I grab my phone and call her. Give her an update on the puppy. Tell her to call her ride and cancel it, let her work know what’s going on, and I will give her a ride to work as soon as I get home. 

Then I call my husband, update him. Then I open my banking app and start figuring out where to pull the money to pay for this unexpected medical emergency. 

A nurse from inside comes out to my car. Asks if I’m a current patient. Gives me paperwork to fill out, assures me that the puppy is stable and they are taking care of him. 

Long story, a little bit shorter…They don’t find anything in his mouth or throat. They do an xray and see there is a sharp metal pointy object in his abdomen that he must have swallowed. They are worried about it causing damage when it comes out. They send him home with some special dog food to help push everything out of his system. Tell me to come back the next day for more xrays. 

Then, they call later and tell me to take the puppy to a different clinic in another part of town that can remove the object with a special tool that goes down his throat. My daughter has already given the puppy his special food before they called and the food is doing it’s work. 

That evening as we try to figure out all the moving pieces of our family and figure out who is going to take whom where, the puppy starts wheezing and coughing again. 

My husband takes off with puppy and Ruth to the new vet office, while I load up the little kids so we can go pick up some of their siblings who were on a playdate. Rushing, because I have to be home in time for another child who will be dropped off later in the evening. 

The new vet does xrays, the metal object is gone. They determine that the puppy aspirated some fluid when he was choking before and now we have to get medicine to help his lungs heal. 

Puppy is going to be ok. 

Thank you Lord. 

I, on the other hand, am going to need a bit to recover from all of that. 

My Sin was Great, Your Love was Greater

I want to start by letting you know that my mammogram went fine, no problems. All is well. Thank you for your thoughts and prayers. 

This past week has been pretty crazy. My days were a lot more busy than I like. This month seems to be the month of Doctor Appointments. I just looked at my calendar, we have sixteen appointments scheduled for this month. Which is horrible. They are all check ups, dentist appointments, eye appointments etc. Which means that after this month, I shouldn’t have to take anyone anywhere for a long time. Getting it all done in one fell swoop.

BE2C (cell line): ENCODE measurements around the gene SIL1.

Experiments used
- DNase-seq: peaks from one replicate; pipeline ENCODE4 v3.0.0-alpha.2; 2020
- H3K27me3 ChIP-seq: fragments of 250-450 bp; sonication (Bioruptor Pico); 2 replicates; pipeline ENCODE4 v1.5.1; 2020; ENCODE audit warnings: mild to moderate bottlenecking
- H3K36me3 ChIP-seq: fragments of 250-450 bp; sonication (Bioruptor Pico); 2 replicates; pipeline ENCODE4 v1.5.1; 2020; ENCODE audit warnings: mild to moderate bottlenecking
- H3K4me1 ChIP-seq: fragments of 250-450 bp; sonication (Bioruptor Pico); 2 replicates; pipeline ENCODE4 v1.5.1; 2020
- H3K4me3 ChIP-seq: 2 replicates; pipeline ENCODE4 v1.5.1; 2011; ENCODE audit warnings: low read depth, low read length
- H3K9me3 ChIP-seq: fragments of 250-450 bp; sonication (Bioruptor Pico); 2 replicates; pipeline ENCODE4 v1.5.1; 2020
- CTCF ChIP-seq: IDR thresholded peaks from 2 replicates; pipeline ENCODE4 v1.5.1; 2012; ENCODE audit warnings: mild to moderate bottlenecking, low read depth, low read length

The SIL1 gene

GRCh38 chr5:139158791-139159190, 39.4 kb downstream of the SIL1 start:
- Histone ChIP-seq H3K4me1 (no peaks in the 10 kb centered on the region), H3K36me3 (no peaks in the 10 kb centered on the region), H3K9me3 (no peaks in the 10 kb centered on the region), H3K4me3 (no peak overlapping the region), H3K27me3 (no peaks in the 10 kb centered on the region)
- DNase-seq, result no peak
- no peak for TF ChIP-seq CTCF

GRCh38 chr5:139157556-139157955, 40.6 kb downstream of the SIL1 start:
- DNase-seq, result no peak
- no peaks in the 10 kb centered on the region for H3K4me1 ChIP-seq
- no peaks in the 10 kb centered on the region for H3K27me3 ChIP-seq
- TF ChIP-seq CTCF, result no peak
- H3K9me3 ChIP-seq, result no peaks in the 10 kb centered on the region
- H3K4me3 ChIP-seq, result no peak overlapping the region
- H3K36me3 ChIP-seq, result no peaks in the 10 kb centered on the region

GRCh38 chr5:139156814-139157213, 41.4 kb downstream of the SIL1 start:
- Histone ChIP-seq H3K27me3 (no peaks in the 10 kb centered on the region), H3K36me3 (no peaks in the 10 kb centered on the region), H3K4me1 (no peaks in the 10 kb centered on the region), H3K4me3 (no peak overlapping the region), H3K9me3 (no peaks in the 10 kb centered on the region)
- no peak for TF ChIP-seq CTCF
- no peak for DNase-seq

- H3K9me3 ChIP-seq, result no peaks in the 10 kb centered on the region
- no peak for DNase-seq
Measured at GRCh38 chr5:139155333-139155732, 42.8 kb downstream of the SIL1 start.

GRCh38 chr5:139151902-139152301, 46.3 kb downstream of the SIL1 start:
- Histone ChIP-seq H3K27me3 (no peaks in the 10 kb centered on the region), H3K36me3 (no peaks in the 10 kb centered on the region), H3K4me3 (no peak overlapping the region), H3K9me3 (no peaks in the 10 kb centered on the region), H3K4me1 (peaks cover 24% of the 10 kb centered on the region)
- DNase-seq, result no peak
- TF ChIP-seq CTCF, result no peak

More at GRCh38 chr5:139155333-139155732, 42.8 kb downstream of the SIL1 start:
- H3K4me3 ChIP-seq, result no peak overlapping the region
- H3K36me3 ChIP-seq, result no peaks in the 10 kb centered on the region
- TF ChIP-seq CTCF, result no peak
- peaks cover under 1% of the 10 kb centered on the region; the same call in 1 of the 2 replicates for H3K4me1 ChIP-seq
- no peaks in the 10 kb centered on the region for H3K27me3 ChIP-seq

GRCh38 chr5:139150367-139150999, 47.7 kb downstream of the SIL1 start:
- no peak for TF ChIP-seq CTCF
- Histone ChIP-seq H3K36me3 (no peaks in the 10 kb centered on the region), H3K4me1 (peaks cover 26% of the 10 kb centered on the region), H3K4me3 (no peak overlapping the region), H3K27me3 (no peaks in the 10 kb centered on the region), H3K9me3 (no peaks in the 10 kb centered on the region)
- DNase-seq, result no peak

Except that it makes this month a lot more stressful. 

I had the whole having-to-get-a-mammogram thing which was also stressful, though it ended well. We’ve had some changes in our home life with our foster daughter slowly transitioning back to her birth parent. Which is great, but our schedule has gotten a lot more complicated. Even when she goes home completely, I will still be her full-time babysitter, which is a part-time job all by itself. Also a bit stressful.

So, here’s the crazy thing. All this stuff has been going on, and I have been stressed, but it’s not really these things that has been stressing me out. 

I have been mostly stressed about my inability to conquer and be victorious over my weight problems. Sins. Gluttony. Emotional Eating. Using food as the source of my peace and comfort. 

I have been feeling weighed down with condemnation. Surely God is sick and tired of me still struggling in this area. I am a disappointment. A failure. Weak. Not worthy. I’m pretty sure God really doesn’t want to have anything to do with me until I stop being this way. 

Yesterday I kind of hit rock bottom. I wrote a letter to God. 

It was helpful. Helpful for me to be very, very honest. Helpful for me to lay it all down. And then stand back and get some perspective. 

The perspective I got (I believe with the help of the Holy Spirit) was this. Perhaps my bigger sin is thinking that my own works is what saves me. Perhaps my bigger problem is not overcoming in this area, but truly trusting God at his word, that he has truly saved me and given me His Righteousness, and His Righteousness is enough. Maybe Pride is more the issue. Having to realize that Esther, in her own strength, has no power to overcome. She is completely dependent on God and his power to free her from her strongholds. And trying to remember that I am loved. As I am. I don’t have to get perfect first before God decides that he can love me. 

But God demonstrates his own love for us in this: While we were still sinners, Christ died for us. Romans 5:8

I think I have reached the place where I fully see my helplessness to free myself from sin. And I then also fully see my dependence on God to do the work necessary in my life. And so I cling to his goodness. His mercy. And once again I put my trust in Him. 

I have set aside today to be a day of rest. A day of staying home, not having to run a bunch of errands. A day of minimal housework. 

And I pray that it also is a day of spiritual rest. Sinking into the truth that I am forgiven. That he who began a good work in me will be faithful to complete it (Philippians 1:6).

And this line runs through my head:

My Sin Was Great, Your Love was Greater. (from the song, “What a Beautiful Name”)

Just In Case

Tomorrow I am going to get a mammogram. I have a cyst and the doctor said, because of its location, they just always follow up with a mammogram. Just in case. 

Fortunately, I have insurance that covers these things. 

I have been pretty blase about the whole thing. It’s nothing. Routine check up. 

Though I do remember my initial shock when I discovered a lump a while ago. What? This is definitely not supposed to be happening. I had someone who used to be in the medical field check it out. It’s a cyst, she said. Her diagnosis was enough for me. But then it caused problems and I eventually ended up at the doctor last week.